Another Day at the Genealogy Office

Today, I corresponded with 3 women I’ve never met:

1) One was a 23andMe match to my mother who is searching for her birth parents.

2) One was a 23andMe match to my mother whose father emigrated from Pultusk, Poland, after WWII. Pultusk, of course, is where my mother’s father was born.

3) One was someone I’d corresponded with before, whom I first encountered on She is not related to me, but she is a 3rd cousin of 1st cousins of mine.

Villages of Pułtusk

My mother’s father’s family was from Pultusk, Poland, a little bit north of Warsaw. In Polish, it’s spelled Pułtusk, with that special “L” in the middle. I have been examining original birth, marriage, and death records from that area, and I kept encountering references to village names, which I didn’t understand, since they were also referencing Pułtusk. I have finally made some sense out of it.

It turns out that Pułtusk is also the name of a county. Pułtusk County has its county seat in the city of Pułtusk. In Poland, counties (districts) are divided into administrative divisions (subdistricts) called gminas. There are 7 gminas in Pułtusk. The gmina of interest to me is Gmina Gzy.

Gmina Gzy is a rural district to the west of Pultusk city. Its population is only around 4000, but it contains about 50 villages, average population 80 per village. At least 3 of those villages are featured in the records related to my family. Zalesie-Grzymały was the home village of Isaac Joskowicz (my great grandfather) when he got married in 1884. I have seen a couple other names from that gmina in other records, and I expect to see more as I examine additional records more closely.

So what does this mean, apart from getting the right town names? For one, it means that my family was not from the “big city” of Pultusk, as I previously had believed, but from tiny rural shtetls to the west. I don’t have historical population information about those villages at the times they lived there, but for now I am assuming that they were similar, that my ancestors worked on farms or other rural tasks. It’s a little more insight into my family history.

May 7

In 1940, Marya Jacobs nee Zarywacz passed away at the age of 75. She was my great grandmother, my maternal grandfather’s mother. She was born in Poland, but came to America with my grandfather and another son in 1920, joining her husband and all of their living children. At the time of her death, she was living in my grandparents’ house, and died suddenly in the dentist’s chair. Mary and Isaac had 12 children, 9 of whom came to America.

March 31

In 1884, my great grandparents (my mother’s father’s parents) got married in Pultusk, Poland. A translation of the marriage record hand-written in Russian:


It happened in the town of Pultusk on the 19th / 31st day of March, year of 1884 ay 4:00 p,m,, presented himself Zundel Grodzenski*, a Rabbi of the Pultusk District, and in the presence of witnesses Barukh Rozenblum*, a merchant, 53 years old, and Abram Tsynamon*, a scholar, 63 years old, both residing in Pultusk. He stated that yesterday at 9:00 p.m. the religious marriage was contracted between: ITSEK IOSKOVICH* (ICEK JOSKOWICZ**), single, 20 years old, born and residibg in the village of Zalesie Grzimaly, Kozlow Subdistrict, Pultusk District, son of Ioina* (Jojna**) and Rukhla* (Ruchla**) Ioskovich* (Joskowicz**), both living,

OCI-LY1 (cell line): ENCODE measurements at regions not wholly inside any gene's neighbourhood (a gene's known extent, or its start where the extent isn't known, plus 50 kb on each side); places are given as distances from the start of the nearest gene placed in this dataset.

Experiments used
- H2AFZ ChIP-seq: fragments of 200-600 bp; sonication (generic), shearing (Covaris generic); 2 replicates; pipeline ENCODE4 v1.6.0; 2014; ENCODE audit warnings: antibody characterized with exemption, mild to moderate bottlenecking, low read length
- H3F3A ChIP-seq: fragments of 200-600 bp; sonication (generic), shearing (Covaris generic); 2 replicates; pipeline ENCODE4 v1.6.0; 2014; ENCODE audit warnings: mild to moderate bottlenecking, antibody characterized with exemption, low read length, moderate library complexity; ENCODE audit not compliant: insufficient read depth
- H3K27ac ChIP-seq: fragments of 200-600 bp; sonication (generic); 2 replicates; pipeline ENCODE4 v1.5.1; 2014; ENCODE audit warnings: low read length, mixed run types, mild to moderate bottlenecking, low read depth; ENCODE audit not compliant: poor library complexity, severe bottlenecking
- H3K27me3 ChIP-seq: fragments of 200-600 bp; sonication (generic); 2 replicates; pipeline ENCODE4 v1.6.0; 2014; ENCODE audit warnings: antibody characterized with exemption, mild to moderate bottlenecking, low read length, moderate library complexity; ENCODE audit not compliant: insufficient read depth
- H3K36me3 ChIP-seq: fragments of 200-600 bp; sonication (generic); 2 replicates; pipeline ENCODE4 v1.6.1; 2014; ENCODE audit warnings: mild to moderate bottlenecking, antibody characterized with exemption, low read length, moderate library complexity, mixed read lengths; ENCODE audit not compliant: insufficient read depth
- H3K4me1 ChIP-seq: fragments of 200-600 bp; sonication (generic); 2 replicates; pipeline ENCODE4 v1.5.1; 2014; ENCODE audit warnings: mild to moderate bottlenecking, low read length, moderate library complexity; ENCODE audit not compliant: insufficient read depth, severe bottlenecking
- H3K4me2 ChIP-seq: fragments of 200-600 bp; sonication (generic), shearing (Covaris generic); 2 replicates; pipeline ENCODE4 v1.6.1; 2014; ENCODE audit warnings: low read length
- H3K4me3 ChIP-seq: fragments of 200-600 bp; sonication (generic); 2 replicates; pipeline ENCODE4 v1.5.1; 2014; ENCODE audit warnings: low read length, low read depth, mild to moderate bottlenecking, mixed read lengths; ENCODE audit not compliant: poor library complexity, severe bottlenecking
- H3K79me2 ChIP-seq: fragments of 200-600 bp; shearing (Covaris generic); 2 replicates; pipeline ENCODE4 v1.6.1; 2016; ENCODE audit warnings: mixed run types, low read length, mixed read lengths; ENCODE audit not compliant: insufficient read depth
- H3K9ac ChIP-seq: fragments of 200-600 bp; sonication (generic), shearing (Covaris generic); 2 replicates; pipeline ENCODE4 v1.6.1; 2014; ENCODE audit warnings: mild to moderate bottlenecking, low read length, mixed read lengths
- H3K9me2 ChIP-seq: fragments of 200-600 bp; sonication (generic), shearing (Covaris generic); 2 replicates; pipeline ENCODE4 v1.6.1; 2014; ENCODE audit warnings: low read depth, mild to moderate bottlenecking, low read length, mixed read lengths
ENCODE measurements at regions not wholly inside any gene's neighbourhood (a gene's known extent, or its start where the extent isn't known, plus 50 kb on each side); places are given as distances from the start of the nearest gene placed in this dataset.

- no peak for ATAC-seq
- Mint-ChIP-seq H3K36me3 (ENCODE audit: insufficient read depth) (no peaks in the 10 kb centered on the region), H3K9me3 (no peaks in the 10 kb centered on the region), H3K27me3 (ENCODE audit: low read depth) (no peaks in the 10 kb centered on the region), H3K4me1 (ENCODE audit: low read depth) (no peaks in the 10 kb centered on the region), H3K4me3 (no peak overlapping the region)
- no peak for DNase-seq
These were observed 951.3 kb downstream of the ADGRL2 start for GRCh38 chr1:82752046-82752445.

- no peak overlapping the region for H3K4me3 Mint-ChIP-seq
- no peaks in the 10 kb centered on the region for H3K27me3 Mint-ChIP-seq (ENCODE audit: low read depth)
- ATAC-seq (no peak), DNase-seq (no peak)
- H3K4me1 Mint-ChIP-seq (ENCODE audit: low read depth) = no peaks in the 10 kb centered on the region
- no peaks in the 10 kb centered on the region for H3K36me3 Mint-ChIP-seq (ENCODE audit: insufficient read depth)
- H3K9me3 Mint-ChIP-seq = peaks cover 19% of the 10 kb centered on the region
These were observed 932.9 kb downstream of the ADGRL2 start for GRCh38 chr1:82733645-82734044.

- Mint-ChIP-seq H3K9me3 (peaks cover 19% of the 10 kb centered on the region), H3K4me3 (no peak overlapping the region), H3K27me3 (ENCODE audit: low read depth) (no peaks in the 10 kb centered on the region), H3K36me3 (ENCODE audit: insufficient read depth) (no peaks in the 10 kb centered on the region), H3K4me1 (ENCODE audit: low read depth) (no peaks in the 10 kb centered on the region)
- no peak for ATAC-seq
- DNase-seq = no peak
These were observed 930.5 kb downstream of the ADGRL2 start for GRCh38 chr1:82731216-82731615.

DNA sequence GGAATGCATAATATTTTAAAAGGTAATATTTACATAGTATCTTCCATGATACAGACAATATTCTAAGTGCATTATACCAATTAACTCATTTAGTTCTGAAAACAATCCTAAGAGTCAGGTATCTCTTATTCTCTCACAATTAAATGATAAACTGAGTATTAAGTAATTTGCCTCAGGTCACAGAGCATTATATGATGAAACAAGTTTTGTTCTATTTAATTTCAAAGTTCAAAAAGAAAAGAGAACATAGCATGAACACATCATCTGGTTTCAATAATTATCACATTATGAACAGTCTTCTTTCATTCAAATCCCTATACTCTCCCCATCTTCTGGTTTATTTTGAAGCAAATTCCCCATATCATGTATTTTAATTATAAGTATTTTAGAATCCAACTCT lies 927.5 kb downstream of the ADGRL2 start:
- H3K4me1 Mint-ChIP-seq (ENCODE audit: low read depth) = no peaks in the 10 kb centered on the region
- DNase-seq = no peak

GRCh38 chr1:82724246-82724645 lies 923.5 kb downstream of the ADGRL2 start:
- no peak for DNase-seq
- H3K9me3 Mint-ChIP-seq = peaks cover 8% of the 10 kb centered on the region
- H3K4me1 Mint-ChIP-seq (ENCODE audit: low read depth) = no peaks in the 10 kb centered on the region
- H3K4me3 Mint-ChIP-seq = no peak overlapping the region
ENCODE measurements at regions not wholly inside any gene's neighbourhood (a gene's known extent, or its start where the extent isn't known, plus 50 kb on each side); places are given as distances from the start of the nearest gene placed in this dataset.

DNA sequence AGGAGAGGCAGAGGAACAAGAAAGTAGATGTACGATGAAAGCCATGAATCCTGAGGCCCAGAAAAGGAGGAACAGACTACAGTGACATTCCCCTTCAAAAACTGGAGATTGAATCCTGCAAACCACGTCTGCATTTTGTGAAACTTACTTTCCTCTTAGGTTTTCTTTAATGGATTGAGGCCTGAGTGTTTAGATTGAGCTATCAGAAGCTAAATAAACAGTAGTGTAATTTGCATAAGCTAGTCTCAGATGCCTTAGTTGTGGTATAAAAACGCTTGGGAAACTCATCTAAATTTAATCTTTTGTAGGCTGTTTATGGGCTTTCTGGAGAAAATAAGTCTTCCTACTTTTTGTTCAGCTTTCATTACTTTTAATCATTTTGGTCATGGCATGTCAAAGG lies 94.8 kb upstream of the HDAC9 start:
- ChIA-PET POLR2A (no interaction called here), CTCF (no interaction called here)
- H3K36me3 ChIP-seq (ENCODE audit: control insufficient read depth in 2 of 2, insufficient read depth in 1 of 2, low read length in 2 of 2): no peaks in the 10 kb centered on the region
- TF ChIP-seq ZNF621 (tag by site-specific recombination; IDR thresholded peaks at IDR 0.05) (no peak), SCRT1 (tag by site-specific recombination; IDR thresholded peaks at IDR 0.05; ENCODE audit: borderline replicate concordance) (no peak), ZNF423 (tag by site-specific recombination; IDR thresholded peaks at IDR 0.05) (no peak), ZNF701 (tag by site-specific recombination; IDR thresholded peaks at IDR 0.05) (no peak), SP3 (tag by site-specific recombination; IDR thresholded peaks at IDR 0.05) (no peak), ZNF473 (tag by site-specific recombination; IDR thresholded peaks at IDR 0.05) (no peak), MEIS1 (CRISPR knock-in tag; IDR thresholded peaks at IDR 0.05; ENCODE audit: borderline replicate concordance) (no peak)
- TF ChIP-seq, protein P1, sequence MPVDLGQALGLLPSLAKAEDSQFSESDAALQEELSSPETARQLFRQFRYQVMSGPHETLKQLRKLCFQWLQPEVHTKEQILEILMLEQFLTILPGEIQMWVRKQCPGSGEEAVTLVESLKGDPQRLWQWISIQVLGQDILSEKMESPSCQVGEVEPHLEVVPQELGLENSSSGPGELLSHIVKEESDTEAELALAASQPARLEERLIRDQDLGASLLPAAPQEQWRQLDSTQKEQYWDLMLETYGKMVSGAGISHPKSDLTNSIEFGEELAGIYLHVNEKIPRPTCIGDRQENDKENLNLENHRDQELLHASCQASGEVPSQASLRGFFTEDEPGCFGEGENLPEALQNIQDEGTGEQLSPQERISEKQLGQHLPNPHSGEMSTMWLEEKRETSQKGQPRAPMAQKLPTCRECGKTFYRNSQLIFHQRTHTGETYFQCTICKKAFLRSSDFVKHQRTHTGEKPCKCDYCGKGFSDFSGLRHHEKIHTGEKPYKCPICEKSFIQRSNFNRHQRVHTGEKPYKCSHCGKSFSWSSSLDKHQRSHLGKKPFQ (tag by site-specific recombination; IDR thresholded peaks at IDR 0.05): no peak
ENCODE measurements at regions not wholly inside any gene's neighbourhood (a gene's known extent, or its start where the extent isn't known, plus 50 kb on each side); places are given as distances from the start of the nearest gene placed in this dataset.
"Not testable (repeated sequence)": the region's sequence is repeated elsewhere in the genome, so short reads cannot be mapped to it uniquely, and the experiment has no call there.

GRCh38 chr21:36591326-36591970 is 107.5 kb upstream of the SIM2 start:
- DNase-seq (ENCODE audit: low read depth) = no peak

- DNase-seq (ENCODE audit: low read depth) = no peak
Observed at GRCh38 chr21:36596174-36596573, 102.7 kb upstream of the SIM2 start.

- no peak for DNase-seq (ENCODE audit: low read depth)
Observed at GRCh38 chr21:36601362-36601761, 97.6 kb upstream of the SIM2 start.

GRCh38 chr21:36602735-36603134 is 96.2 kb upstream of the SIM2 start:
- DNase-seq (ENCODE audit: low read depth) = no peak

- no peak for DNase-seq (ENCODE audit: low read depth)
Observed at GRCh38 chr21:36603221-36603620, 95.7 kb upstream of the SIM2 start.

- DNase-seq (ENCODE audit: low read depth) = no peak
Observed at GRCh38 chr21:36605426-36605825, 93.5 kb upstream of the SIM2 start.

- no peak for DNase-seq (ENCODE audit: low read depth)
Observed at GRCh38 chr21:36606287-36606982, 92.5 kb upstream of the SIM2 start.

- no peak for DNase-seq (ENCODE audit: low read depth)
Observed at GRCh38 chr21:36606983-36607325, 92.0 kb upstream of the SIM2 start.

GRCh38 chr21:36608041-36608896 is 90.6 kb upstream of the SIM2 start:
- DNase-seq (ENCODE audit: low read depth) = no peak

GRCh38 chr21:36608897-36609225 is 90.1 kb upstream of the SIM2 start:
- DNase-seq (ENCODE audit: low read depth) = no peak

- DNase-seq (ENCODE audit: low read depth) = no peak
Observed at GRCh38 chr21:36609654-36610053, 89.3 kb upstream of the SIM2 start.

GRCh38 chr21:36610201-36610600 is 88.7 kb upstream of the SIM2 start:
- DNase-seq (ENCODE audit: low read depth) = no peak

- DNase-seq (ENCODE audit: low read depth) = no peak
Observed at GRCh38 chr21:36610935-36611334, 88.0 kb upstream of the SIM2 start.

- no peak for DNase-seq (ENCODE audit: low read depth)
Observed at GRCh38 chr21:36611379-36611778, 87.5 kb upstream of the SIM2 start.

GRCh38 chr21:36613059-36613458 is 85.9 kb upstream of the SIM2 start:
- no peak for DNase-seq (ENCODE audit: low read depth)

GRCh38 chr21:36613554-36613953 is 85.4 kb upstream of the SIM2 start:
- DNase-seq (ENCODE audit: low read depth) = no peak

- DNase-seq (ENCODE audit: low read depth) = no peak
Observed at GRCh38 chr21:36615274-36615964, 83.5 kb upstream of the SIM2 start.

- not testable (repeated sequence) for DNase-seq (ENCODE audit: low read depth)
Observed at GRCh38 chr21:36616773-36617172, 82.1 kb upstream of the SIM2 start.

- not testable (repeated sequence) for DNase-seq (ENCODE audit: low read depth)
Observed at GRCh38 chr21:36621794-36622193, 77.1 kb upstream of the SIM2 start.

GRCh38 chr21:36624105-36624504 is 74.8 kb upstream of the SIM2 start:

MARIA ZARYVACH* (MARYA ZARYWACZ**), an unmarried girl, 18 years old, daughter of David* and Rukhla* (Ruchla**) Davidovich* (Dawidowicz*) both born and residing in Pultuski, along with her parents.

The marriage banns were published on the 11th, 18th and 25th days,of February of the current year, which has been confirmed by a written certificate. The bride’s father’s permission has been given verbally. The newly married couple stated that they did not make any pre-marital agreement between themselves.

This document was read to the witnesses, and signed by them and by the Rabbi. The bride’s father and both newlyweds are illiterate.

NOTES: The two dates given indicates the date in both the Gregorian calendar (used in Russia) and the Julian calendar (used in Poland).
* indicates Library of Congress transliteration
** indicates Polish spelling

Reference to “illiteracy” is made for those who did not read or write Russian, irrespective of knowledge of other languages.

March 29

In 1886, the marriage of Rywka Joskowicz and Benjamin Aronovich was recorded, in Pultusk, Poland. Rywka (Rivka, Rebecca) was the sister of my great grandfather (mother’s father’s father) Icek Joskowicz, Americanized to Isaac Jacobs. She was 23 when she married the 22-year-old Benjamin. He was from the nearby town of Maków Mazowieck, and was the son of Shaya and Krusa nee Eliashevich.

I only recently discovered this great great aunt, and I know nothing else about her yet. I don’t know if they had children, if they came to America, or when they died. I continue to search.